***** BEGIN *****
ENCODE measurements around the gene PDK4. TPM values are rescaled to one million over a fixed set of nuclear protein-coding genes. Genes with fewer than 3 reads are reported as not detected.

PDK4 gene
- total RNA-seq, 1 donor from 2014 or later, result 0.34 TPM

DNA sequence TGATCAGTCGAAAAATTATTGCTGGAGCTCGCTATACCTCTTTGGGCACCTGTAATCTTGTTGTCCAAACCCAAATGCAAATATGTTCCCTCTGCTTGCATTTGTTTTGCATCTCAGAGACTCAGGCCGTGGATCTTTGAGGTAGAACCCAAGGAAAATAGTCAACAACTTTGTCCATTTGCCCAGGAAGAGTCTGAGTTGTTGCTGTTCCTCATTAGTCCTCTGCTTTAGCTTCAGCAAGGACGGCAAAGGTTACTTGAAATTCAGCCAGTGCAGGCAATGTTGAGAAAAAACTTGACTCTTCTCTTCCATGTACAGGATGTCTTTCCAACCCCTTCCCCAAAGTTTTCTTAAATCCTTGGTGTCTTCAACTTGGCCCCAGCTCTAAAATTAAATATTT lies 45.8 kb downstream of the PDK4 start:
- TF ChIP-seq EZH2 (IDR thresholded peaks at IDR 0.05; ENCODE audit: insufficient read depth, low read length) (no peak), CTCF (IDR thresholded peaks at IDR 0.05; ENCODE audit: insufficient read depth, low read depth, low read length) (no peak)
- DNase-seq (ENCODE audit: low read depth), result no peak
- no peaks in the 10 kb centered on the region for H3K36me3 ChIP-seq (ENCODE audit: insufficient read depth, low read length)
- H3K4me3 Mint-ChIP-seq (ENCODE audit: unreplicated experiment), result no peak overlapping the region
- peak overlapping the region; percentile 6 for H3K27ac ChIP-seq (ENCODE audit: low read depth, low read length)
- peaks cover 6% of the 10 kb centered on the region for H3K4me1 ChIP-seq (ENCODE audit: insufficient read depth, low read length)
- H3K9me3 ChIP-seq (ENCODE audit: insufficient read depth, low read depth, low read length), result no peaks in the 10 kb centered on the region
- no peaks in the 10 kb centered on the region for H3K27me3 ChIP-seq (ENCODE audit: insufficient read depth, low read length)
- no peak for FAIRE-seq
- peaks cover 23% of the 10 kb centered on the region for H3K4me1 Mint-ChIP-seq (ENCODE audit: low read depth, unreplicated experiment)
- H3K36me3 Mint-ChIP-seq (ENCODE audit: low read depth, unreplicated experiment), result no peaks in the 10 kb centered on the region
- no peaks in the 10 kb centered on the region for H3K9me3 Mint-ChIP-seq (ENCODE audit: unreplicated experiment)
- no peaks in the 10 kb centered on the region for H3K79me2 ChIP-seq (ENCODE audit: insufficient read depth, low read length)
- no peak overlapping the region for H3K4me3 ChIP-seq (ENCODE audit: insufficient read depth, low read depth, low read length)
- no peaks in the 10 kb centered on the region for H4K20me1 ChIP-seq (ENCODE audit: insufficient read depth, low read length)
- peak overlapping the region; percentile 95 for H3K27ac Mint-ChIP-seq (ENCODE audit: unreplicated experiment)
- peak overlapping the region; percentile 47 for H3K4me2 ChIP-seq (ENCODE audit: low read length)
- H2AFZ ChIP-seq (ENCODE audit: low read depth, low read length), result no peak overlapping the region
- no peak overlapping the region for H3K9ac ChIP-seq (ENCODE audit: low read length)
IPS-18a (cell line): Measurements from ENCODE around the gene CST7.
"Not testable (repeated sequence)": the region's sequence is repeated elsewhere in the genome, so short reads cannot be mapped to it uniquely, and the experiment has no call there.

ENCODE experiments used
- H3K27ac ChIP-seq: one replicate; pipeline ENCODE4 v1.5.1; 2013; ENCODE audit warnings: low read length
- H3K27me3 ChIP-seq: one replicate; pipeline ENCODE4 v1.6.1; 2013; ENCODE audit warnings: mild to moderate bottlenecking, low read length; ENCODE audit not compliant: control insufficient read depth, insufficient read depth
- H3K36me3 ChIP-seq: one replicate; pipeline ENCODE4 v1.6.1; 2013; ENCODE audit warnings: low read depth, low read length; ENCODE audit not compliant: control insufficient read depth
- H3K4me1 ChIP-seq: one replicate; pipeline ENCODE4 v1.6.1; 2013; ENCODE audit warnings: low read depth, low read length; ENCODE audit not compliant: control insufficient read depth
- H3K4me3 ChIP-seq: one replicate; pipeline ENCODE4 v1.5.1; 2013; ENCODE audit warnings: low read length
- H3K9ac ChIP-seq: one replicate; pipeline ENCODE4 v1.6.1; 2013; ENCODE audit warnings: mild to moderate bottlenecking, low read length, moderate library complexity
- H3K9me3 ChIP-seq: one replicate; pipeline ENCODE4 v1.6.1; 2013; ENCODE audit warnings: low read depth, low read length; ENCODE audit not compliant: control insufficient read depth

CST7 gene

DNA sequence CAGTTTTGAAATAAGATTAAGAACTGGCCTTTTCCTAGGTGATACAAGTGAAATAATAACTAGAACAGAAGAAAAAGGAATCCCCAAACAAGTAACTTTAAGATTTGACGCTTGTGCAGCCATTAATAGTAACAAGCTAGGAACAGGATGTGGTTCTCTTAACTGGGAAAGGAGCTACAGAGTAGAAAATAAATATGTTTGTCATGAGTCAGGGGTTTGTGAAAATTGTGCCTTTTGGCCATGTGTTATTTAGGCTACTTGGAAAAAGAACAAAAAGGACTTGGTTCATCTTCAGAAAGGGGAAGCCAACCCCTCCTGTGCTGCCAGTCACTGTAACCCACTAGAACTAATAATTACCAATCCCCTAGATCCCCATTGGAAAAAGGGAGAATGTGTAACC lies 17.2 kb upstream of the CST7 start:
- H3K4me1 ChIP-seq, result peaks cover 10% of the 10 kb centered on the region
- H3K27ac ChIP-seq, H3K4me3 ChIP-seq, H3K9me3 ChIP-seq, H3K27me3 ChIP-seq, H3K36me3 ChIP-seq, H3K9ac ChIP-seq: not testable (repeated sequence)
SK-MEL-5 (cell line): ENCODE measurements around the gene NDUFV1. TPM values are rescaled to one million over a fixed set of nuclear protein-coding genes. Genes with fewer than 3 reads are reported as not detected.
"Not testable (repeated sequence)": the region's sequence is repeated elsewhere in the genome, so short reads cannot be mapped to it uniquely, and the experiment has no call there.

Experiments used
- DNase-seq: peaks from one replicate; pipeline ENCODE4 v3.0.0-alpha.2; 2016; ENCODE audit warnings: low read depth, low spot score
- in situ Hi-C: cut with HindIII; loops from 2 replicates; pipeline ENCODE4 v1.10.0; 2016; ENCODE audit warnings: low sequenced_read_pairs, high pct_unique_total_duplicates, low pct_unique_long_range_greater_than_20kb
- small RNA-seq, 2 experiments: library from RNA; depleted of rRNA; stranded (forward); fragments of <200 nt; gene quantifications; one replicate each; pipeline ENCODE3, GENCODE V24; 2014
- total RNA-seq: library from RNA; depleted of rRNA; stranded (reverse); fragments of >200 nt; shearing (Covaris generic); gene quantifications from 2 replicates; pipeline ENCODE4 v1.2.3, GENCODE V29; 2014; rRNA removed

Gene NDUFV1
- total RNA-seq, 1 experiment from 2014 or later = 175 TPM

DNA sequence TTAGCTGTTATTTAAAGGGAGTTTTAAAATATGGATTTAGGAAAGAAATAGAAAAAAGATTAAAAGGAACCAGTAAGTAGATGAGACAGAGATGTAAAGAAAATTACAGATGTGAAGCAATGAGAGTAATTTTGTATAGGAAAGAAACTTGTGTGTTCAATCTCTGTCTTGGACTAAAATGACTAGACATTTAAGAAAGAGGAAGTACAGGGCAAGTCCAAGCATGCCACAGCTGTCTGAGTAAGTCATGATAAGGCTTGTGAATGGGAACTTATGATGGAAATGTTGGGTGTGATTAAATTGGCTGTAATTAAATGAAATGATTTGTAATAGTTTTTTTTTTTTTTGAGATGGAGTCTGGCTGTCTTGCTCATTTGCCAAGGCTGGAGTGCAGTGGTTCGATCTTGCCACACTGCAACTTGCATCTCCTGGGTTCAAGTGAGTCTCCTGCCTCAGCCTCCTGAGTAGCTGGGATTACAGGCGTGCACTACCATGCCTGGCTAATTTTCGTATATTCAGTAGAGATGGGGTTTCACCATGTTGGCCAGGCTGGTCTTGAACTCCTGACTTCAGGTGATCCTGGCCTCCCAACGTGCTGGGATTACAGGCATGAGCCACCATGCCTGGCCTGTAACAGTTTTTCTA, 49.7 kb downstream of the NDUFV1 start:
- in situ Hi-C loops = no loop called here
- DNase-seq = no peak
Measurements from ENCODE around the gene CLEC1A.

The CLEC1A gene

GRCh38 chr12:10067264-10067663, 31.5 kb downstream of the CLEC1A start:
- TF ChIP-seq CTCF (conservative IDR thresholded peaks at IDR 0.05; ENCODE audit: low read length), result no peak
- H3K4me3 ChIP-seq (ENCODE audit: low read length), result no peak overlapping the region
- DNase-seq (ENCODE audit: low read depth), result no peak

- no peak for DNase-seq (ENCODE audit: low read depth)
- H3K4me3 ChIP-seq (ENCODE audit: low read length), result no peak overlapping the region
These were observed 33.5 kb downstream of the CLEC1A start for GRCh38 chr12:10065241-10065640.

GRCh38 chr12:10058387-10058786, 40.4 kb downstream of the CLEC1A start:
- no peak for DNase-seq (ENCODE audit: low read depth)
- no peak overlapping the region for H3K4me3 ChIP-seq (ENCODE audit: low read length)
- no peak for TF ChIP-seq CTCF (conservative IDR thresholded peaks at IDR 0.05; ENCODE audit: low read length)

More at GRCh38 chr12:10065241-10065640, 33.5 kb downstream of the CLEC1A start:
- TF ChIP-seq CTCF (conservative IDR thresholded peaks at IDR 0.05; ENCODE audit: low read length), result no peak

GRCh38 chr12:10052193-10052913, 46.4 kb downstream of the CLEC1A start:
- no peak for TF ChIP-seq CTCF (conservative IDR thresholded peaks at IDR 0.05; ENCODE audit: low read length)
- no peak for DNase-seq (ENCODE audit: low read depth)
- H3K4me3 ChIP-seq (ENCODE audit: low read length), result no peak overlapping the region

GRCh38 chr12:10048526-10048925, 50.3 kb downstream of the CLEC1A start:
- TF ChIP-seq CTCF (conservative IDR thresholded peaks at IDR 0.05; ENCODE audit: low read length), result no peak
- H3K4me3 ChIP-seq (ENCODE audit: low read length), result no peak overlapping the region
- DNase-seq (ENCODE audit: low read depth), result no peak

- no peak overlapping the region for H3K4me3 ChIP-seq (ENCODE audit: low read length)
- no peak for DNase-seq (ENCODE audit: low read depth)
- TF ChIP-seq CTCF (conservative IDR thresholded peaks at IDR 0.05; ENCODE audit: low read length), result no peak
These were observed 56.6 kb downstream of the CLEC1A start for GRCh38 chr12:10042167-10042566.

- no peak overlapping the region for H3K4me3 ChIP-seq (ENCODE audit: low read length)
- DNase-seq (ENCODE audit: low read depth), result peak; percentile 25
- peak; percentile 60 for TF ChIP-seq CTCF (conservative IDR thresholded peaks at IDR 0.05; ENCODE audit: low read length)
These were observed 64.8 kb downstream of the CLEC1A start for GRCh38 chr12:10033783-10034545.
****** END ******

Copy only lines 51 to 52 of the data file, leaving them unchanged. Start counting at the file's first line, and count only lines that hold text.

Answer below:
The CLEC1A gene

GRCh38 chr12:10067264-10067663, 31.5 kb downstream of the CLEC1A start: